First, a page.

Molloy might pass as a real private investigator if he had a bit more class. But as things stand he's a scavenger. People who are desperate somehow find him. For a fee, he helps.
Nada Klone is the internet's hottest adult personality. And she's missing. Two powerful opposing factions have each commanded Molloy to find her, or else. Now Molloy is trapped in a nightmare, caught between these mysterious forces and his own equally murky passions in his quest for a woman who is as elusive as the internet itself.
Fake Girls does many things well. It is wonderfully written: the sleaze that permeates Molloy's life oozes off the page, and Molloy is a likable narrator whose sardonic sense of humor enlivens the story without undercutting the situation's menace. The mystery, although more philosophic than literal, is compelling. And, unusually for so metaphysical a story, the ending is terrific, with a satisfying conclusion that neatly both encompasses and builds upon all that has gone before.
Fake Girls has many interesting points to make about the nature of reality and personality in the digital age. However, the most intriguing -- and touching -- part of the novel is its exploration of who and why we love (kind of like a grindhouse version of Enola's Wedding). Molloy has a genuinely tender relationship with a transsexual prostitute, and then a more lustful affair with a woman he meets during his investigation. A husband loves the wife who cheats on him constantly. A man searches for his online lover, with no prejudice about who that may turn out to be. In all of these instances, Fake Girls quietly but firmly imparts its message: love is where we find it, and we simply have to adapt.
Fake Girls is presented by the Afterhuman Press and published through Lulu. Until recently, it was available for purchase as a paperback or a pdf ebook directly from Lulu; however, the Lulu link appears not to be working at the moment. Hopefully it will revive shortly; until then, the novel is available as a Lulu-printed paperback on Amazon ($15.96). Matthew Sloan appears not to have his own website.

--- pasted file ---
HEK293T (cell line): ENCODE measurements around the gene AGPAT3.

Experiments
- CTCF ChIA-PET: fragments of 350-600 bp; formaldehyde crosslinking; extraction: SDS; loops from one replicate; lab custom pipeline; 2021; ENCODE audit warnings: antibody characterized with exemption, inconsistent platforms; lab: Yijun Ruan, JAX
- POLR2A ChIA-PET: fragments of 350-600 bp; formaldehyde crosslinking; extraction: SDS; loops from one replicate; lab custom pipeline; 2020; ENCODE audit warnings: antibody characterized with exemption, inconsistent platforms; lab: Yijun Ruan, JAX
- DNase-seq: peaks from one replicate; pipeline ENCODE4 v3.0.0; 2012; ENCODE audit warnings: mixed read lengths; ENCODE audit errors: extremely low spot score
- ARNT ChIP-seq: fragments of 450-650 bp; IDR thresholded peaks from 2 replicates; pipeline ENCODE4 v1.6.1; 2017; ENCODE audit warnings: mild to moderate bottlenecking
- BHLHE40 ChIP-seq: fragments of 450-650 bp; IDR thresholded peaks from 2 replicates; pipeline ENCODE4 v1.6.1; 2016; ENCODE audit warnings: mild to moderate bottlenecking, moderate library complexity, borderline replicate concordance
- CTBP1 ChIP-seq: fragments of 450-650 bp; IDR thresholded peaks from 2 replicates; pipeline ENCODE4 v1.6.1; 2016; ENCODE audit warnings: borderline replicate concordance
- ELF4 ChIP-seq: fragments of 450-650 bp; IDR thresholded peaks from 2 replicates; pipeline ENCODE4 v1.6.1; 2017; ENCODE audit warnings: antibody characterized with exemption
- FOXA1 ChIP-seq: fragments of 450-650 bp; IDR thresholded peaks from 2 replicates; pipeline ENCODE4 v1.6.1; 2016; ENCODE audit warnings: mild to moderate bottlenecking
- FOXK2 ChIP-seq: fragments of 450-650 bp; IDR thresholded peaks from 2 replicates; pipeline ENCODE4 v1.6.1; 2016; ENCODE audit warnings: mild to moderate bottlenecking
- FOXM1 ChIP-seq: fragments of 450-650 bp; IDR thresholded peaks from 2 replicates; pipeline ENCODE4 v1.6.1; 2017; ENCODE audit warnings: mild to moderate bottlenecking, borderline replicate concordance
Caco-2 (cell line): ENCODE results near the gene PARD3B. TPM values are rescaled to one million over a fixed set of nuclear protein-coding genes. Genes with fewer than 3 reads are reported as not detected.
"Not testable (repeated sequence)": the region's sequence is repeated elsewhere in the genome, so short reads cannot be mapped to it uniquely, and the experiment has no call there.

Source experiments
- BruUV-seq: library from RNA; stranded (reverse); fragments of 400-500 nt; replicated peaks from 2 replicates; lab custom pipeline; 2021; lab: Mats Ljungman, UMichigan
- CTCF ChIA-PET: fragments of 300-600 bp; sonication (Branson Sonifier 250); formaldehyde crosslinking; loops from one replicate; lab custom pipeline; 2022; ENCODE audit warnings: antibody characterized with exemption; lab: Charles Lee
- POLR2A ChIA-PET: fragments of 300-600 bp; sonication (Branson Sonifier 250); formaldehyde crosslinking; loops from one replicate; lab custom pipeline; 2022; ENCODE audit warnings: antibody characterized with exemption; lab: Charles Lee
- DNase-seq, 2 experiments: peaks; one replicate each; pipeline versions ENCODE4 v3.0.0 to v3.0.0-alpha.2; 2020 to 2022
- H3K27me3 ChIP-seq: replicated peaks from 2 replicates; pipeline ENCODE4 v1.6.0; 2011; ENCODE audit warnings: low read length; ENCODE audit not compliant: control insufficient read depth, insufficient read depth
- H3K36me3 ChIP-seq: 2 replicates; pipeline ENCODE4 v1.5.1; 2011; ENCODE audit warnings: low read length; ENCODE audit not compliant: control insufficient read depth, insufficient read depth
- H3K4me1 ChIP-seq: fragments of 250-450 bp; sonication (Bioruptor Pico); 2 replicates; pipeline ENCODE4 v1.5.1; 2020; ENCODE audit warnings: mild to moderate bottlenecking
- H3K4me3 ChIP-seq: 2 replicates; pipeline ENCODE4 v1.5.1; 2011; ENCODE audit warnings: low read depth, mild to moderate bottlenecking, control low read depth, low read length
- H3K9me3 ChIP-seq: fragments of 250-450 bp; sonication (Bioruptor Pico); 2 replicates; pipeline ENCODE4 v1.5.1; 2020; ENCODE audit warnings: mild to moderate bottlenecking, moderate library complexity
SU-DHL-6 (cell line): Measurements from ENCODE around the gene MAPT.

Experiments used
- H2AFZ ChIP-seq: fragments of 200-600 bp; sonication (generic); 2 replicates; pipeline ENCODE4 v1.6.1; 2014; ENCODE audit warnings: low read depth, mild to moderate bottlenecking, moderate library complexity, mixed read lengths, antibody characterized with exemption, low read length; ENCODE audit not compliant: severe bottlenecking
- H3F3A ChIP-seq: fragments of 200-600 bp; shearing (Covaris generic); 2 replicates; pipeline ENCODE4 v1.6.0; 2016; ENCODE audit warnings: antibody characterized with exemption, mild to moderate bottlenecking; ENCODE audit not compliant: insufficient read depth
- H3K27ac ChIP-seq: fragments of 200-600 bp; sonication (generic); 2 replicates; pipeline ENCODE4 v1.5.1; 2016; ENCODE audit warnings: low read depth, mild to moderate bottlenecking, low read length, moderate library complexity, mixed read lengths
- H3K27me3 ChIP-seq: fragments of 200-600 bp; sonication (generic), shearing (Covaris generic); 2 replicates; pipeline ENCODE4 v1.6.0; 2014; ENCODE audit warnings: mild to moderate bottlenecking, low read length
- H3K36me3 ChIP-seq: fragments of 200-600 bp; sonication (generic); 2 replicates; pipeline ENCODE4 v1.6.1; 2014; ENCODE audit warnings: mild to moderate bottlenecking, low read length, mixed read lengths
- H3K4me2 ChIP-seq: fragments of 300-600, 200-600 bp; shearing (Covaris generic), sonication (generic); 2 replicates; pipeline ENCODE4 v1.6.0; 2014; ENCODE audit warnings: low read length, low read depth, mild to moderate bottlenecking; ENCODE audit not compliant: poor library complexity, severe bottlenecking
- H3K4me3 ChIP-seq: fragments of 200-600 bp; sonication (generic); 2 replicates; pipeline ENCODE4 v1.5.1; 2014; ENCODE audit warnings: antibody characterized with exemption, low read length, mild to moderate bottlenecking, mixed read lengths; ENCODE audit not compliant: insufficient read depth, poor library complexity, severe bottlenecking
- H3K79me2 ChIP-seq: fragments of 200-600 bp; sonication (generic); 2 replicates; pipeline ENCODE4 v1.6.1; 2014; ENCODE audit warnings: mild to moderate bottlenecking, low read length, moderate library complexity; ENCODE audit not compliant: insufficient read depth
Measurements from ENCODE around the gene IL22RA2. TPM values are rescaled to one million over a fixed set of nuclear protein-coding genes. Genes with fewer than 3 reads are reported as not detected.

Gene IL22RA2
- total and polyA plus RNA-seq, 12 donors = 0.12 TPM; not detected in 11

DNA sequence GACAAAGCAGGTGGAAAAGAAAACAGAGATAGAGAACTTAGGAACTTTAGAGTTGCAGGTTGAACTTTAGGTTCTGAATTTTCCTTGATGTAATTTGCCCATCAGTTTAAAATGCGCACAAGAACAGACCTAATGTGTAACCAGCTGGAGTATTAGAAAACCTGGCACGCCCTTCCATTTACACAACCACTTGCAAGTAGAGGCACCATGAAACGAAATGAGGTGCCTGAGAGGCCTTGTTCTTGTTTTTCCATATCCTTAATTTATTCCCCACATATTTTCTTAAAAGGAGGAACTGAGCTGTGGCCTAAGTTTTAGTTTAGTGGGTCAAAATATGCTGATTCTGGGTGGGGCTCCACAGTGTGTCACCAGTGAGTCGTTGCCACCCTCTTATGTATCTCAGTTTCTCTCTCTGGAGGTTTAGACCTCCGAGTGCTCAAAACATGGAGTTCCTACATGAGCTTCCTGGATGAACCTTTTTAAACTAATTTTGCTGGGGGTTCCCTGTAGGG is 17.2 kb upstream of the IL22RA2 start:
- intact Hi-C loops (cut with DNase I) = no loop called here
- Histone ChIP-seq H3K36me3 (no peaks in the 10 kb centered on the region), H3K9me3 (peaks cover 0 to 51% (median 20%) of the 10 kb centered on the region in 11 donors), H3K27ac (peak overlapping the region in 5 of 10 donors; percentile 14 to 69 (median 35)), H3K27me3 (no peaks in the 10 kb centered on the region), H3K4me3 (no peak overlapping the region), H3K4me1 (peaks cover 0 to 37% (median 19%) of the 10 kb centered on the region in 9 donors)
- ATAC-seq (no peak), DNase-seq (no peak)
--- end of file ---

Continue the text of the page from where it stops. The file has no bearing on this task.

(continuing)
Spray is a great synth duo who produce outrageously fun pop music. Not only do their songs consistently impel me to dance (and I am rather hard to get in motion), but, surprisingly for the genre, the lyrics are witty and just as worthwhile as the music. Spray has just released a splendid new album, Children of a Laser God. Among the highlights are several songs about the illusory and mysterious nature of relationships, including "He Came With The Frame," about the merits of treating the guy pictured in a new photo frame's marketing insert as your significant other; and "Pretend Girlfriend," about the advantages of paying someone to pretend to be your partner in front of your friends.
Children of a Laser God is available for download on eMusic, as is Spray's equally outstanding first album, Living in Neon. (If you can tolerate buying music encumbered with DRM, both albums are also available on iTunes). Living in Neon is also presently available as a physical CD from CDBaby; hopefully Children of a Laser God will soon be as well.